- This topic has 21 replies, 1 voice, and was last updated 8 years, 6 months ago by Anonymous.
@scattybird: I have several coworkers who are diabetic, and one of whom is both ADD and diabetic. When their blood sugar is “off”, they are cranky and scatterbrained, to put it mildly. My coworker who has both ADD and diabetes does not manage either condition, and has basically been given an ultimatum: find a means of dealing with your condition, or be written up for being argumentative and inappropriate with coworkers, and missing deadlines.
@ipsofacto: I wholeheartedly agree re: anything which isn’t likely to net big pharma any money. “pseudogout” caught my eye. Can you provide resources?
Miss Muffins, this only a small part of my story, but this part began about five years ago with my doctor prescribing Lisinopril for high blood pressure. Though I didn’t really understand what was happening at the time this was the start of my ADHD symptoms becoming much worse.
Sometime latter, I started to get pain in my finger joints. As an electrician, my fingers have taken more abuse than most peoples, so I assumed it just an age thing. One joint in particular started to swell and become very painful. After about two years, my BP was up again, and HCTZ (a diuretic) was added to the Lisinopril. Also at this time, I was prescribed a PPI for acid reflux. The arthritis in the knuckle became much worse, and I saw the doctor about it. Looking at an X-ray, he was absolutely sure it was gout. I was drinking about 1/2 to 3/4 of a bottle wine daily, so I thought it sounded reasonable. The doc gave me some Ibuprofen ointment and sent me on my way. A while later I had him do a uric acid test, which came back negative. Must just be arthritis he said.
Over the next year or so, and quite by chance, I became very partial to balsamic vinegar. I noticed that the more Balsamic vinegar I ate, the better my knuckle was, eventually even reducing quite a bit. Turns out that acids help the digestion of minerals.
I was diagnosed with ADHD about eight months ago. For various reasons I started supplementing Mg about three months ago. I also started taking a multivitamin with high B6, zinc, and Vit D. It was obvious verly quickly that something had changed in that finger joint. The remaining swelling was disappearing, and it was becoming almost painless when bumped. In researching the balance between electrolytes, I came across pseudogout, Should have seen the look on my doctor’s face when I told him why the uric acid test came back negative. He believes I made a good “catch” when I figured out the Mg deficiency.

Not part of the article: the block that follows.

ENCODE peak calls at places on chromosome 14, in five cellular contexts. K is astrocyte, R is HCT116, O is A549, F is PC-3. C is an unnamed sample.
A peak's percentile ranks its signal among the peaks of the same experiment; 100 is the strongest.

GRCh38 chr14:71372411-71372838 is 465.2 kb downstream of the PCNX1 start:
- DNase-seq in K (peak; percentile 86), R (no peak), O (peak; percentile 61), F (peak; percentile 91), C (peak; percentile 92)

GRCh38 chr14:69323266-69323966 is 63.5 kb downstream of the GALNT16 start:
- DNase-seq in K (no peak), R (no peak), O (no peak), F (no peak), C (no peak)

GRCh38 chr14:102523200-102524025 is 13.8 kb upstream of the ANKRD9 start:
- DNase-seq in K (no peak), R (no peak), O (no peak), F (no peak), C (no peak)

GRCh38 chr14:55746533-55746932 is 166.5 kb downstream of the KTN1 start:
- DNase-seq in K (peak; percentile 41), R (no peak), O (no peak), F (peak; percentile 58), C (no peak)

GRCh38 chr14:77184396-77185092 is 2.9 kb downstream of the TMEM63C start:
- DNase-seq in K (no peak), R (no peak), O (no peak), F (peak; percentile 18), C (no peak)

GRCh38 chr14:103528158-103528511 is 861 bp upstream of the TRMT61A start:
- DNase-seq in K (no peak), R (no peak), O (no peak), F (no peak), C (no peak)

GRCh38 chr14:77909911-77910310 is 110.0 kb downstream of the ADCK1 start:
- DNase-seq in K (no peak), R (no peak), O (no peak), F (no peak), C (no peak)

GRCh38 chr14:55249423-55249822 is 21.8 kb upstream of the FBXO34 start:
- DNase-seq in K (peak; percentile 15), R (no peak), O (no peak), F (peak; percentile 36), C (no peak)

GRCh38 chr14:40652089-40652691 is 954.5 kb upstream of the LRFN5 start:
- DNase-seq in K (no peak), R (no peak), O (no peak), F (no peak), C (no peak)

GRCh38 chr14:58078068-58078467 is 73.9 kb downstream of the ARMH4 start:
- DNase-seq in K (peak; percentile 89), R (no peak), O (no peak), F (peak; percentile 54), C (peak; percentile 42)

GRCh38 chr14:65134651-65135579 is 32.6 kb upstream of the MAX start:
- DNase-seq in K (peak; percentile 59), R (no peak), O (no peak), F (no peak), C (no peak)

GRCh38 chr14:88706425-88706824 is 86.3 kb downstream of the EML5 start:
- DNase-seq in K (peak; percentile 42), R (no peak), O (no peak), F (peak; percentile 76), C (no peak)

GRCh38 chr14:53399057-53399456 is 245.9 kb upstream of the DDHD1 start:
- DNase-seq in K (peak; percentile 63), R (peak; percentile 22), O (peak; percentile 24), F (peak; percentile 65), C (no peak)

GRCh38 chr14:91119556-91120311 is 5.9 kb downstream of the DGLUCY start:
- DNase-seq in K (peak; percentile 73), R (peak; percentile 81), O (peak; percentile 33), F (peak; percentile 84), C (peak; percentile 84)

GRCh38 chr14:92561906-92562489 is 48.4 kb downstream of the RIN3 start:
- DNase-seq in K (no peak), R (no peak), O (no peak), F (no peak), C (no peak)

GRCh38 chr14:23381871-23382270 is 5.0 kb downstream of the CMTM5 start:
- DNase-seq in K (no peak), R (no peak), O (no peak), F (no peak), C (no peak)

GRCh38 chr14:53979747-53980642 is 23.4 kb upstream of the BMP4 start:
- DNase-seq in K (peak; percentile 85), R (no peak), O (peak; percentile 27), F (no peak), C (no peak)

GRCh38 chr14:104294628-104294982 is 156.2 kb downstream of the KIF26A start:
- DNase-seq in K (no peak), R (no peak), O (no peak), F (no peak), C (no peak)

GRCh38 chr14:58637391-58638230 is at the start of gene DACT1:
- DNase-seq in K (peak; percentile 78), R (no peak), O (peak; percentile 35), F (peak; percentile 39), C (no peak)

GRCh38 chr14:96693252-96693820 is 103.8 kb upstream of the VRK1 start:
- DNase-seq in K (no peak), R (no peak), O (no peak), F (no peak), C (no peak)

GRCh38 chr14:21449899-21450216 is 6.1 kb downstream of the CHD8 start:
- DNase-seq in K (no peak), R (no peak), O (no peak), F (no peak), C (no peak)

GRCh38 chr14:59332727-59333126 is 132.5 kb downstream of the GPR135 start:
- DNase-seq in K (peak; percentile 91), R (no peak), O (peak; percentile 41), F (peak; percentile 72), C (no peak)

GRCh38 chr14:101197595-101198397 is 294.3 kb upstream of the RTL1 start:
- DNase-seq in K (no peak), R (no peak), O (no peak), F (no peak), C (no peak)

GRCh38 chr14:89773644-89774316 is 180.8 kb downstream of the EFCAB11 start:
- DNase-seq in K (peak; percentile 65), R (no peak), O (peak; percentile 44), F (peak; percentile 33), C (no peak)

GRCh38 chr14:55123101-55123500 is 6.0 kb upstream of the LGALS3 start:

The harder deposits of calcium crystals in the joint won’t dissipate like those in the soft tissues. Not sure if I’ll get surgery to remove those yet.
I would have to say again that this really is only part of the story and there were many other factors including drinking RO water, antacid tablets without magnesium, and diet.
Oh and btw, mineral deficiencies can affect the parathyroid glands and insulin levels. I really believe that one day some researcher will tie all this stuff together. At the moment the medical field can’t seem to see the forest for the trees.AnonymousInactive
@ipsofacto: thanks for the reply.
We’re pretty new to the idea of putting a name to everything and calling it ADD. Although we’re new to the idea of putting a name on it, we’re not new to dealing with and working around the symptoms.
I purchased “Driven to Distraction” and “You Mean I’m not Lazy, Stupid or Crazy?!” a couple of weeks ago. My Significant Other and I have been together for 3 1/2 years, and combined households a year ago. After living with him for a few months and seeing “ADD and Loving It” during the PBS pledge drive last spring, I recognized a lot of the symptoms in him.
When I was reading the books last weekend, he asked if his picture was underneath the the definition for ADD. He became much more open to the subject when I explained that I am not out to convince him that something is “wrong” with him and pump him full of meds–we’ve both talked about certain things and indicated that we want some coping techniques and lifestyle changes that make our home life manageable, and I thought these books would help.
We’re also going to counseling due to some issues that came up in our relationship as a result of his online dating compulsion. I believe his behavior was, in part, the result of extraordinarily poor impulse control which he sometimes experiences. It’s something he needs to find a different way to deal with, because this isn’t the first time it’s happened. If it happens again, I will end the relationship.